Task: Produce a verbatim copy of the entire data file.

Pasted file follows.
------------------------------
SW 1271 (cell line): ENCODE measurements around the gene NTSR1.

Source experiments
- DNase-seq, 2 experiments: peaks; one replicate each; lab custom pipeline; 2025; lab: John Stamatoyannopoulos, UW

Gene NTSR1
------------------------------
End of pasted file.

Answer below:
SW 1271 (cell line): ENCODE measurements around the gene NTSR1.

Source experiments
- DNase-seq, 2 experiments: peaks; one replicate each; lab custom pipeline; 2025; lab: John Stamatoyannopoulos, UW

Gene NTSR1